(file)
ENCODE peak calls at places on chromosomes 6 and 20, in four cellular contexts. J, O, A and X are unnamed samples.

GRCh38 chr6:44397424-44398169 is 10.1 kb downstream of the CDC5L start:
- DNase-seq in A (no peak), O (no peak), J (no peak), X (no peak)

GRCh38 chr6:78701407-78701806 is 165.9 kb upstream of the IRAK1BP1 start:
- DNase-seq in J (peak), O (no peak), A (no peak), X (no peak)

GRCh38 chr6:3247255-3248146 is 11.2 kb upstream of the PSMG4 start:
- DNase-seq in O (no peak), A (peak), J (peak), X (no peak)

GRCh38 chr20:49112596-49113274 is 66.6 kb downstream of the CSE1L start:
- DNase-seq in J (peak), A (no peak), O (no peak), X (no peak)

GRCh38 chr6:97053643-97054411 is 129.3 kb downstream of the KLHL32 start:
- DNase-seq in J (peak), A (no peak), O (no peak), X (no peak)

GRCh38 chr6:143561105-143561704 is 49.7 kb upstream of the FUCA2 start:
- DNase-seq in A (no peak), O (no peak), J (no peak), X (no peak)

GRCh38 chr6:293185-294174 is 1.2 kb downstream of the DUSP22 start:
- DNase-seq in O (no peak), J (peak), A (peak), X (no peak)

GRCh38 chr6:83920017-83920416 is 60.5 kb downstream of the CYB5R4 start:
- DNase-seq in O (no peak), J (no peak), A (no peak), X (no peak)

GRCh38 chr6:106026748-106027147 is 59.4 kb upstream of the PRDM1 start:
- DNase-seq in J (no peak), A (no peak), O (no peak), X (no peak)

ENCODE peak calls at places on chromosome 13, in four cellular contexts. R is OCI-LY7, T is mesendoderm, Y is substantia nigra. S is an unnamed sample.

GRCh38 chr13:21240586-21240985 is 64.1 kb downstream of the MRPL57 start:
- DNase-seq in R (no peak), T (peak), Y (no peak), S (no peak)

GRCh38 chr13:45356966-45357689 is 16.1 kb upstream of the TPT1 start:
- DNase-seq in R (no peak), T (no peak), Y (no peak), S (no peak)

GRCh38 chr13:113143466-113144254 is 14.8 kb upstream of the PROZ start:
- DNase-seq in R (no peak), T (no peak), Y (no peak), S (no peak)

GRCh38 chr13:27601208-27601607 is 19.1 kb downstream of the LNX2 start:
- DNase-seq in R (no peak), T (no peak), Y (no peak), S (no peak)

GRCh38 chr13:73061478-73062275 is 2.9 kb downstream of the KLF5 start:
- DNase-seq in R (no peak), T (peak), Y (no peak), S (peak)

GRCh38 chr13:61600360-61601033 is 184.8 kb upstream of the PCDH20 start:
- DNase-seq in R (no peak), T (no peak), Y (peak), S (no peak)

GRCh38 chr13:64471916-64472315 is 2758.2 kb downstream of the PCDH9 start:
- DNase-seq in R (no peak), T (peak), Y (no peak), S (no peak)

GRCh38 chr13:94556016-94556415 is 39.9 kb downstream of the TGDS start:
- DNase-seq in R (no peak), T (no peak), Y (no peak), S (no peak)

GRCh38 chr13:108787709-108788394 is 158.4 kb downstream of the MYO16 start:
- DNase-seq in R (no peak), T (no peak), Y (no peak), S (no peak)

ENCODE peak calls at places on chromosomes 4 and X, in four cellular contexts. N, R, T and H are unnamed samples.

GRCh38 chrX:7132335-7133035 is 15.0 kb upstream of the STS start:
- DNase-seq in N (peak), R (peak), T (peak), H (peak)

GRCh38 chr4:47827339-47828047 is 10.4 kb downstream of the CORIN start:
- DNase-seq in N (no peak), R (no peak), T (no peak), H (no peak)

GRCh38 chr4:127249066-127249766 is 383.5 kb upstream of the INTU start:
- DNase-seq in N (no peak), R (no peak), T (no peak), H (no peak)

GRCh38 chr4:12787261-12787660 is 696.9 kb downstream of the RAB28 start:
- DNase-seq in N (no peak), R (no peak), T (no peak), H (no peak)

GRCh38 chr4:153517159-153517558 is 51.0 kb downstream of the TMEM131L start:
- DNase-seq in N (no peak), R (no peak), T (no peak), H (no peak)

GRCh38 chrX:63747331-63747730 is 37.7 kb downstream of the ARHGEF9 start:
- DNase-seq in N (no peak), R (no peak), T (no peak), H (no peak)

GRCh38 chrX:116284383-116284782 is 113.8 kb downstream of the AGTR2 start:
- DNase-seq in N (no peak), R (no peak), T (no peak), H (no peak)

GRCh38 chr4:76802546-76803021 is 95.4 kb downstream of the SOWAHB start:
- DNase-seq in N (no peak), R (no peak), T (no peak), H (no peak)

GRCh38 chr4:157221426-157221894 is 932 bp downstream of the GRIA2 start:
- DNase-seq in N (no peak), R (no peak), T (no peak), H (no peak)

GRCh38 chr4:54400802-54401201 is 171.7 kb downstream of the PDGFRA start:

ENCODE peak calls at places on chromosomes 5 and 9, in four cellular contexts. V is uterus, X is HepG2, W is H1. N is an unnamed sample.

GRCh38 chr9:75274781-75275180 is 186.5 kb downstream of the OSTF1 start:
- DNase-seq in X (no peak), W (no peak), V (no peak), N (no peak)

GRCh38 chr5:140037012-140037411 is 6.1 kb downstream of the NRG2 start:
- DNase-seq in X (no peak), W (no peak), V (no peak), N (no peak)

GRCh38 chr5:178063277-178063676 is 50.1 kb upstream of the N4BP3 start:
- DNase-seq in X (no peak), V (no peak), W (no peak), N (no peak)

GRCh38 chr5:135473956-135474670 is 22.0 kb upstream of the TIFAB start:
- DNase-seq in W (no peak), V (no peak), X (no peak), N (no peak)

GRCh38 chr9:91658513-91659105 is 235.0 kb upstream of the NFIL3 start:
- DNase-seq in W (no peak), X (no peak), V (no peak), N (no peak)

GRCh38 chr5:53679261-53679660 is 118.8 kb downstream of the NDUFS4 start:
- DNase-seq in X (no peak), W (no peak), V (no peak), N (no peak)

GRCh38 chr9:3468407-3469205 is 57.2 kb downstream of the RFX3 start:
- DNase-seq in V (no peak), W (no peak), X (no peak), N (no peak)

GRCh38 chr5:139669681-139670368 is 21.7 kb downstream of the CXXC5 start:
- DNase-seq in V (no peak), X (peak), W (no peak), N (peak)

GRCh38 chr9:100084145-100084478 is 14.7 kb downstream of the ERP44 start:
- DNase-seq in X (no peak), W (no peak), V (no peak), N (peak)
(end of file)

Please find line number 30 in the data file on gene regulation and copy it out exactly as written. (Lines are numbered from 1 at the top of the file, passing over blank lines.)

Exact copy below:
- DNase-seq in R (no peak), T (peak), Y (no peak), S (peak)